Rape Trauma Syndrome by Ashley Rondini
experiences are more traumatic than a rape or sexual assault. While the physical wounds may heal, the emotional wounds can
fester for a lifetime. Following a sexual assault, a survivor may have to face difficult medical and legal experiences and
decisions. But the process of dealing with a sexual assault doesn't end there.
Survivors may feel overwhelmed, disconnected from their feelings, or a combination of both. There is no such thing as a
"correct" way to react to an attack, but there are common feelings that many survivors experience. Many sexual assault counselors
call this experience rape trauma syndrome (RTS). RTS is a kind of posttraumatic stress disorder, which often occurs when people
have potentially life-threatening experiences or have witnessed other people having them.
There are three main phases of RTS. Phases may last weeks or years. Recovering from the experience of an assault may mean
moving back and forth within these phases over the course of a lifetime.
The Acute Phase
In most people, the initial (acute) phase of RTS occurs right after an assault. Although it varies for different people,
this phase typically lasts for several weeks after the attack. People may assume that the "normal" response to an attack is
to cry. This may be true for some survivors, but not all.
Survivors may display "expressed" or "controlled" emotional responses during the acute phase. Expressed responses release
emotions through crying, laughing, shouting, talking, or any other way of letting out emotional tension.
Controlled responses hold back the emotions. People with controlled response may seem withdrawn, resistant to talking,
silent, distracted, numb, or disconnected from their feelings.
During the acute phase, a survivor may also experience noticeable changes in sleeping and eating habits. Just as an assault
often causes feelings of losing control over what is happening to one's body, the disturbances to normal sleeping or eating
habits may also raise issues of control over the physical self. Survivors may also be extremely aware of their surroundings
— for example, they may be very startled by unexpected sounds or occurrences.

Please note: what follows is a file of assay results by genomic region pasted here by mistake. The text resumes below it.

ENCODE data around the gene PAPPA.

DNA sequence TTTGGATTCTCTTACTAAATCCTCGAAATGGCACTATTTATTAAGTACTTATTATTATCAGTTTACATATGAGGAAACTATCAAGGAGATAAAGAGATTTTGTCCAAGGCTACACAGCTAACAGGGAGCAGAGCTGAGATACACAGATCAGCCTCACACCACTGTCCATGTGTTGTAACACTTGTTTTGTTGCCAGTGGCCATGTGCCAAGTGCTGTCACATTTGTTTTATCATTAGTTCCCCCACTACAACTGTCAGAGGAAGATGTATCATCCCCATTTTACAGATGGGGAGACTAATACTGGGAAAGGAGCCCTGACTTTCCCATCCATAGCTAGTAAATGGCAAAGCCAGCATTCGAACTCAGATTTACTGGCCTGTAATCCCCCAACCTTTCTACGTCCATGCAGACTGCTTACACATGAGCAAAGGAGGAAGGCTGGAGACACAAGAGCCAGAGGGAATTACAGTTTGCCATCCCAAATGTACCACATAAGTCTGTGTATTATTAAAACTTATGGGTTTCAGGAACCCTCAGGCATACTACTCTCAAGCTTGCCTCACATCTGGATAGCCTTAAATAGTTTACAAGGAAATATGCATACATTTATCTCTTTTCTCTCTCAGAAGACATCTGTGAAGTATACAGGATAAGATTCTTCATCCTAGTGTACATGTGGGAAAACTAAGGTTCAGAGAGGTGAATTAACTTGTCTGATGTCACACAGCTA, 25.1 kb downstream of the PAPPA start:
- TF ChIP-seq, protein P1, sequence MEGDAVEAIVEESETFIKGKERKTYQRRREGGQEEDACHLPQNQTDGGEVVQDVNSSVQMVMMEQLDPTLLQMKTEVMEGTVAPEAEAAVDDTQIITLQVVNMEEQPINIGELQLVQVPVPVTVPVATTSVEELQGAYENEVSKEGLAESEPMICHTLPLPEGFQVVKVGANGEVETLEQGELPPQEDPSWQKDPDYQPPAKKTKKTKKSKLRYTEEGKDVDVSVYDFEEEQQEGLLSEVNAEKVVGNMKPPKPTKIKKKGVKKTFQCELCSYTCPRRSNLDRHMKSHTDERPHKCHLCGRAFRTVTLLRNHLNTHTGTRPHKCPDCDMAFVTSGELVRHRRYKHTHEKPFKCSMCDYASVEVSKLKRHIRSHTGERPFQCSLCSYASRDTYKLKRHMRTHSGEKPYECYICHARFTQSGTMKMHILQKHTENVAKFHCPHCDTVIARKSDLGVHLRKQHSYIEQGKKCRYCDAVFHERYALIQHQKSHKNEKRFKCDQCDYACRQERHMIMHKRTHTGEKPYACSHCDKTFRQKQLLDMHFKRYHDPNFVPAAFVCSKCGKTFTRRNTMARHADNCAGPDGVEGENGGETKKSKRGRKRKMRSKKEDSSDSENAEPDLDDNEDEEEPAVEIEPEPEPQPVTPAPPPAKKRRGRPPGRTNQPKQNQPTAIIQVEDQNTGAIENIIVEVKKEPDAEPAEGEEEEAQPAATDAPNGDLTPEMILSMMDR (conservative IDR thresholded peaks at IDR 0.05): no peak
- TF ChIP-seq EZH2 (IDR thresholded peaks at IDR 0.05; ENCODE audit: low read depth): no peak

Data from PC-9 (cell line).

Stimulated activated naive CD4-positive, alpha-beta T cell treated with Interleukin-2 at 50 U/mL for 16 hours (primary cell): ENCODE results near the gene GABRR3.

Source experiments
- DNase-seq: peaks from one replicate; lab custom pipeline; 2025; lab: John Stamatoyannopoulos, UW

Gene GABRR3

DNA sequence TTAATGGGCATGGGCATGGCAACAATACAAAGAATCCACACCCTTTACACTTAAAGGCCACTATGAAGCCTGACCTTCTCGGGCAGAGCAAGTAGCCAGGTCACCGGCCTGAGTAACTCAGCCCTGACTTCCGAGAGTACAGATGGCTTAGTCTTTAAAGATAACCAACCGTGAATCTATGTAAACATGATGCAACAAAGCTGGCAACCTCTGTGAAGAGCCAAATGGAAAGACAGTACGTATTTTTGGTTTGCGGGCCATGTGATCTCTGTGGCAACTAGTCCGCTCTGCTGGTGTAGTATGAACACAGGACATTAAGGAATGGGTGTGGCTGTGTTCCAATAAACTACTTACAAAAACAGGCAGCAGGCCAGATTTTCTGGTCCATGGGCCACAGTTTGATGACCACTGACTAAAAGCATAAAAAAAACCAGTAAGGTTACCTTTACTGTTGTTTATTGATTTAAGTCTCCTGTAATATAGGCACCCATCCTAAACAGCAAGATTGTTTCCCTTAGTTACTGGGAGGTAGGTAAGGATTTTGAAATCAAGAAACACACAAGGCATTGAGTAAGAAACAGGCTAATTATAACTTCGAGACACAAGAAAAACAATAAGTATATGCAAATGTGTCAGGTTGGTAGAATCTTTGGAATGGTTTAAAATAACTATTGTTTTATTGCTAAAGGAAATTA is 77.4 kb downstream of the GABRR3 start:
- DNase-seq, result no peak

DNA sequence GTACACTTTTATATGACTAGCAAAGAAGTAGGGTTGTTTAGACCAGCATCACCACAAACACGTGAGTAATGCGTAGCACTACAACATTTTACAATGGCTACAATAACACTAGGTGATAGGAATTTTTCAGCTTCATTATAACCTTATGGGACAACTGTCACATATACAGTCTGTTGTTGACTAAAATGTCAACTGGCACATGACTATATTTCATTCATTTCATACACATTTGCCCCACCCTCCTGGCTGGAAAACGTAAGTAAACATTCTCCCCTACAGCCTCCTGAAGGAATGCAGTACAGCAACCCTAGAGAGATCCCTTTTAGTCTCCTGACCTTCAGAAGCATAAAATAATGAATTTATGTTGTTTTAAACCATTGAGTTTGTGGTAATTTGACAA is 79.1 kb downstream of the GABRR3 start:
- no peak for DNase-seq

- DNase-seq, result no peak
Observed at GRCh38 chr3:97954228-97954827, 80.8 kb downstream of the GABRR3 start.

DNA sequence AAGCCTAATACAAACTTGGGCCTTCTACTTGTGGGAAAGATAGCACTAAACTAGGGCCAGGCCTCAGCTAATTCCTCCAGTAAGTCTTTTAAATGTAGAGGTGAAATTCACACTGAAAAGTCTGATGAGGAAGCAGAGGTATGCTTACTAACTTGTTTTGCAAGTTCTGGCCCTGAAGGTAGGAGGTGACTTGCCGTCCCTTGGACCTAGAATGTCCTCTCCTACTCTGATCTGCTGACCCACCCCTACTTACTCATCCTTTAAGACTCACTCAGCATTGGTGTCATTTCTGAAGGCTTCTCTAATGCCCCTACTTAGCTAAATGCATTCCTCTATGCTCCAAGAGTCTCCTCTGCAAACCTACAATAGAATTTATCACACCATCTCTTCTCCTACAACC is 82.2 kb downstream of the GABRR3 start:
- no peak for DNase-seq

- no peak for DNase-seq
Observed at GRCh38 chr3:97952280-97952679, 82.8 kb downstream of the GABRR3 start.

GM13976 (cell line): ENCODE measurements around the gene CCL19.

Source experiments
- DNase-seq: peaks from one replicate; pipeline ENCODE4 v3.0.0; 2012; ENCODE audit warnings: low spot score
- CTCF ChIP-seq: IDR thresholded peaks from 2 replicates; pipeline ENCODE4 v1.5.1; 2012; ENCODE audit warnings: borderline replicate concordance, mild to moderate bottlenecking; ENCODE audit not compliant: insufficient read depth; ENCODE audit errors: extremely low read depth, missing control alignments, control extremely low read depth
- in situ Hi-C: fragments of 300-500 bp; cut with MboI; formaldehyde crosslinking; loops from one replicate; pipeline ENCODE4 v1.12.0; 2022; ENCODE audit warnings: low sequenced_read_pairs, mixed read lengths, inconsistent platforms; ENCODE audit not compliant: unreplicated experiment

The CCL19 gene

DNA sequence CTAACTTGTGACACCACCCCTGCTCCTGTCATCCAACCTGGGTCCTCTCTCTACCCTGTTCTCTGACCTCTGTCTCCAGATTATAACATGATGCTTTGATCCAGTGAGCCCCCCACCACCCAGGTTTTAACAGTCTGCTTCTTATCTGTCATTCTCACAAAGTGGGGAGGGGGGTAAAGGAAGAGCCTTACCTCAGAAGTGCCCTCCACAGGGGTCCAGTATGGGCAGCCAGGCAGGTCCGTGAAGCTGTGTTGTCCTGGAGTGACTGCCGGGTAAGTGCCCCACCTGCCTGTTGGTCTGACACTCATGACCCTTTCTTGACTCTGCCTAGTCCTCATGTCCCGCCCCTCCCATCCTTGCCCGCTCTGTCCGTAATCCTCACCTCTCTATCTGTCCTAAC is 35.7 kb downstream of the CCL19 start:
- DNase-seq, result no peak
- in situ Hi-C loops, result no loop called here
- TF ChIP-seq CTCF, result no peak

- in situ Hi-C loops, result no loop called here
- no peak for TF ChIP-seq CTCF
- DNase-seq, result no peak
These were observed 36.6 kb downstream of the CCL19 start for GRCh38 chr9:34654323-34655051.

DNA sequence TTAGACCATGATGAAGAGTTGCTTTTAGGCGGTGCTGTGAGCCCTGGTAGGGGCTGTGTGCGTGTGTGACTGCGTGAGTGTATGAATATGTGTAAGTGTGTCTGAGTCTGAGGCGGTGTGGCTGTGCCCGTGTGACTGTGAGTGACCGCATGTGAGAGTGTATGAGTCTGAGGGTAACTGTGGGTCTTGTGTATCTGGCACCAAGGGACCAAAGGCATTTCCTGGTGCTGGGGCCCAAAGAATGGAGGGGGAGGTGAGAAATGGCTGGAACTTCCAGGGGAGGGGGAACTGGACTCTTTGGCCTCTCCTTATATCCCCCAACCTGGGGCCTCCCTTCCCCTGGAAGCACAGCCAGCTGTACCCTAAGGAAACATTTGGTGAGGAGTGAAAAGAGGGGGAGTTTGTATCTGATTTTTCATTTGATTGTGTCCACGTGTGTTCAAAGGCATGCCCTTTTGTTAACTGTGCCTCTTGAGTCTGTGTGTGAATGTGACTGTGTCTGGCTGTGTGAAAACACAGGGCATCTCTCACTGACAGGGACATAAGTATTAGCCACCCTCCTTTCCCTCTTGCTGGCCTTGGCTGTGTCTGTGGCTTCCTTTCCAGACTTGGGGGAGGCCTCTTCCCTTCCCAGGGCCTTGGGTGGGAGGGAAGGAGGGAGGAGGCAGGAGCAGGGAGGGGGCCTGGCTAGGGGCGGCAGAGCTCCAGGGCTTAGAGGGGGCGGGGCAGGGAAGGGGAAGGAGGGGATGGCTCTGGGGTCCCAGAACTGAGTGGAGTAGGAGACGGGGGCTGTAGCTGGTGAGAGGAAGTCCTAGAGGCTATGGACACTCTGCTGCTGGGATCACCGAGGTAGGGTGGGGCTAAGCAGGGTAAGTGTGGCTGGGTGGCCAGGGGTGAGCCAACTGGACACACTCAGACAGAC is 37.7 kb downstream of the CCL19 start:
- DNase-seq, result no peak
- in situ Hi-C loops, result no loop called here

The Reorganization Phase
In the second stage of RTS survivors begin to reorganize their lives after the assault has disrupted their routine. During
this phase, some of the initial shock is likely to wear off, and the survivor's understanding of what has happened begins
to really sink in. This may go on for months or even years.
Dealing with the reality of what has happened can be very painful. Survivors in the reorganization phase sometimes feel
guilty or ashamed (even though being assaulted is never the survivor's fault). Nevertheless, survivors may feel hatred toward
their bodies and may punish themselves with unhealthy eating patterns.
Survivors may do other things that seem out of character — like withdraw from the activities and people that they
usually enjoy. Sometimes, survivors may indulge in uncharacteristically self-destructive or risky behavior like abusing drugs
to block their feelings or cutting themselves in attempts to release feelings they cannot otherwise express.
The effort to reorganize may affect a survivor's sexual relationships. For some survivors, being sexually intimate after
an attack can be frightening, and they may find it difficult to be close to someone in a sexual way. But for others, the response
is exactly the opposite. Being assaulted may cause people to feel disconnected from their bodies, and they may seek out as
many sexual experiences as possible in order to try to erase or replace the memory of the assault.
The Resolution Phase
Survivors who come to terms with their experience are in the resolution phase. They may still be sad, angry, or hurt by
the assault, but in this phase, survivors may begin to focus on recovering and moving forward with their lives. This does
not necessarily mean that they've gotten over the experience. What it does mean is that they are getting stronger and learning
ways to manage feelings about the attack in order to feel a greater sense of control in their lives.
Survivors who have reached the resolution phase can still experience flashbacks and nightmares. Flashbacks can be triggered
by certain sounds, places, or smells that remind them of the assault. Healing is a lifelong process. The Rape, Abuse and Incest
National Network can provide counseling and assistance for survivors of rape. Call 1-800-656-HOPE or visit its website for additional information and support.